‘You see,’ I say to Bruno. ‘She has murder in her heart. She admits as much herself. I don’t think she killed her grandmother. I think she stole her soul.’
Bruno’s eyes light up.
‘Like some sort of vampire?’
He likes that idea a bit too much.
‘Out of idle curiosity, were you going to carry on fucking Linda when I was living in your flat? Or did you have some other plan?’
‘It wouldn’t be an issue. She only came the once.’
‘One visit and she’s rearranged the wardrobe?’
‘She said she couldn’t relax until she’d done it. You can see it from the bed.’
‘So where have you been fucking her?
Bruno looks embarrassed. Slightly shifty.
‘At her house? Does Billy know?’
Bruno shakes his head.
‘Here? At the bungalow?’
‘It seemed a shame not to get some use out of a perfectly good bedroom.’
He sounds a bit too smug. Too sanctimonious. Proud of his ability to make the most of wasted space.
‘And Lester says I’m the one who struggles to observe professional boundaries.’
He says ‘We don’t do it in office hours.’
I note the present tense.
‘So when do you do it?’
‘After Billy’s gone to sleep.’
I picture Linda checking in on Billy, creeping down the stairs. Sneaking out across the field, wind-up torch in hand. There must be easier ways. Perhaps she likes the drama.
I say ‘She can’t relax until she’s colour matched your clothes rail. What’s she doing shagging in a stinking shack like this?’
He shrugs again.
‘I can’t believe you persuaded her to fuck you on a dirty shit-stained mattress.’
He says ‘I think the squalor turns her on.’
I say ‘So where’s she going to live whilst her new house is being built?’
For a minute I think Bruno’s going to make a dash for it. He glances at the door; the phone; his watch. Willing some sort of distraction. Assessing his chances of escape.
I say ‘Are you two moving in together?’
He shakes his head.
‘Is she moving into Irene’s flat?’
‘It’s a bit too pokey for her. There’s no outdoor space for Billy. Nowhere to kick a ball.’
I say ‘So what’s the plan?’
‘We’ve agreed to rent her somewhere for a year. While the house is being built.’
‘The company. Me and Bruno.’
‘You and me and Bruno.’ He adds, a second or two too late.
‘Rent her where?’
He looks me squarely in the eye.
‘She wants a cottage in the Old Town. She likes the vibe. And it’s close to Billy’s school.’
It’s a remarkable coincidence. Just as my cottage in the Old Town becomes available to rent.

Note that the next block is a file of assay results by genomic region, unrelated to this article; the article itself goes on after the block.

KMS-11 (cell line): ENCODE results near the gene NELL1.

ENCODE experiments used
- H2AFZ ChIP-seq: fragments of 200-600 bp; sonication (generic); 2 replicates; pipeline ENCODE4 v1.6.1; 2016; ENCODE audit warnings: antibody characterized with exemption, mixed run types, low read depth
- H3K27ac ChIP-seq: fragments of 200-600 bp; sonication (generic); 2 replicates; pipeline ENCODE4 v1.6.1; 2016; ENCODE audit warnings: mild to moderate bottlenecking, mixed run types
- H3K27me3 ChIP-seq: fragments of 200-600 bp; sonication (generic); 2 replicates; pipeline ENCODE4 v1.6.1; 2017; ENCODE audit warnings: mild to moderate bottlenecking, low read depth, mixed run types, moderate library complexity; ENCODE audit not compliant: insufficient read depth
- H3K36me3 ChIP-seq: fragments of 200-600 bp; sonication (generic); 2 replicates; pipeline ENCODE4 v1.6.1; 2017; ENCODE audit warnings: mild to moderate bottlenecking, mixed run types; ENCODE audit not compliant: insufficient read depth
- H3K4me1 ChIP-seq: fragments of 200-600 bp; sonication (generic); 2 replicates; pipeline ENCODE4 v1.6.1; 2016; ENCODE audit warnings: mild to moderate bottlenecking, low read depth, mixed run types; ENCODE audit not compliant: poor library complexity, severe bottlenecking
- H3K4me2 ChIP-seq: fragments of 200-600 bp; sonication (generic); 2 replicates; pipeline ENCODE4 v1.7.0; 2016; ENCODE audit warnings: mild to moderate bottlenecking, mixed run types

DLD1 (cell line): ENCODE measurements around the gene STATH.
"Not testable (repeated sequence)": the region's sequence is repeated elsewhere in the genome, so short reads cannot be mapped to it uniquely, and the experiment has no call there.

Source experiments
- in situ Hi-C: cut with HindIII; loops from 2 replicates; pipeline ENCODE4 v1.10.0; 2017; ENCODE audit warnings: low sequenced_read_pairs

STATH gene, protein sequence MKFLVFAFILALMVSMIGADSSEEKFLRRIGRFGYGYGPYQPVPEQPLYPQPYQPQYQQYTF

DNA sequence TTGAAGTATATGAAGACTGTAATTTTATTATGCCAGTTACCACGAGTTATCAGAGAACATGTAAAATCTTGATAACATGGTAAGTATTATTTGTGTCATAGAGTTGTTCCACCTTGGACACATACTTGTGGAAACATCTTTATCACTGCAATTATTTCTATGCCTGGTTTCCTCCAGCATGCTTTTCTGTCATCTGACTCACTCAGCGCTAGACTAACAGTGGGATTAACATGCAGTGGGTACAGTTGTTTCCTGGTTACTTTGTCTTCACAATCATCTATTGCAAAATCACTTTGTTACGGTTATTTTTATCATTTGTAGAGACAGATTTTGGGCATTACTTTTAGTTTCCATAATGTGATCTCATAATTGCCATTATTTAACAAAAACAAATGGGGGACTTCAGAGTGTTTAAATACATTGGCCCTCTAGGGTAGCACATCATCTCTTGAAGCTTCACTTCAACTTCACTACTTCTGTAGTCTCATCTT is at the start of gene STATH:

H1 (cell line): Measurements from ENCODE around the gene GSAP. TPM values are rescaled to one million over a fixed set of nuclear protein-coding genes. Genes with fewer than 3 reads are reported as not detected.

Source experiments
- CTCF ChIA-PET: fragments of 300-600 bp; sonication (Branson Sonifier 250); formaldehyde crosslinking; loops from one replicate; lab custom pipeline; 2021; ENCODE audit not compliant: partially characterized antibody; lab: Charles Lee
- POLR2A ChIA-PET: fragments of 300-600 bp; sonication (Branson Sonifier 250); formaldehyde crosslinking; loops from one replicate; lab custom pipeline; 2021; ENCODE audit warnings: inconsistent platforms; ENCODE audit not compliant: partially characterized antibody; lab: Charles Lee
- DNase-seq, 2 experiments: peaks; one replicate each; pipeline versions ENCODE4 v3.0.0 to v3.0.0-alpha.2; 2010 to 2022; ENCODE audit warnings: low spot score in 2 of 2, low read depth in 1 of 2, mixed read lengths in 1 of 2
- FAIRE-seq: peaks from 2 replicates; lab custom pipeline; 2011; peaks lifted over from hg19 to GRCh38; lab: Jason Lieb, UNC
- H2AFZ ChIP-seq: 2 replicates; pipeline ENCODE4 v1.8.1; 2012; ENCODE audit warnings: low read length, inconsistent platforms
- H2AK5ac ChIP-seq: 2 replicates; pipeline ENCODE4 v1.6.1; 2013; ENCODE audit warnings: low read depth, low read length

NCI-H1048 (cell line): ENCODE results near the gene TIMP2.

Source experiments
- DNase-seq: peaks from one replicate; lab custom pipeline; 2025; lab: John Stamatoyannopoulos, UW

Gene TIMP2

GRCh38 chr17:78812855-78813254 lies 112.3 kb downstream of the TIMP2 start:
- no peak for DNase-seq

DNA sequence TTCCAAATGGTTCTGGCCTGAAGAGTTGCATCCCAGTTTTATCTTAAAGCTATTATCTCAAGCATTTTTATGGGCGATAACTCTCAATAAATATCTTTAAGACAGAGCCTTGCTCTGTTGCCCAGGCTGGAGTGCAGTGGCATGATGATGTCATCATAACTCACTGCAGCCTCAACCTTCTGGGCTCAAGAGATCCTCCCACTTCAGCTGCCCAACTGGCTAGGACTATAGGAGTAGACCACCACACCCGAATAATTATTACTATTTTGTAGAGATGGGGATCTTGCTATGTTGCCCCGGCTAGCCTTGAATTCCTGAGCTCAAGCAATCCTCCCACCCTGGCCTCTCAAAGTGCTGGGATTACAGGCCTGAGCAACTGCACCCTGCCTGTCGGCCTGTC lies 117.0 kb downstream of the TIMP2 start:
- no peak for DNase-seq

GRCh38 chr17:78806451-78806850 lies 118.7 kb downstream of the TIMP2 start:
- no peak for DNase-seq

He starts to plead.
‘Dee, this could be the answer to your problems. The company could pay your mortgage for a year while you get back on your feet.’
‘Until I get back the job you’ve given to Linda? Or until my errant not-quite-husband decides he’s ready to come home?’
‘Just think about it. It’ll buy you time at least. Take the pressure off. Stop you from rushing into any snap decisions.’
I say ‘Does she want my kids as well?’
Linda – Rosalind – says ‘You could rent my Grandmother’s apartment. If you need somewhere a bit smaller now you’re going to work part time.’
The flat without a place to kick a ball. That’s too small for her and Billy. Except it’s an apartment now. Now she’s trying to big it up.
I say ‘I thought it only had one bedroom.’
‘And a walk-in dressing room. A boudoir.’ She says, with just the slightest trace of irony. ‘I presume you won’t be needing that.’
Rosalind is the kind of woman who knows how to use a boudoir. The slash of bright red lipstick; the razor sharp black bob.
‘Is the boudoir big enough for both the boys to sleep in?’
‘It’s high enough for bunk beds.’ She says, in a voice that suggests perhaps it’s not.
The boys will have to have the bedroom. I’ll be in Irene’s boudoir. Cosy. Like being on holiday. Like sleeping in a caravan or a boat. How depressing. It must be twenty years since I last had a single bed.
She says ‘I’m sorry if you’re upset about the way things have turned out.’
I’m not quite sure what to say.
‘I thought I would be doing you a favour. You seemed so much more relaxed when you were off work with the boys.’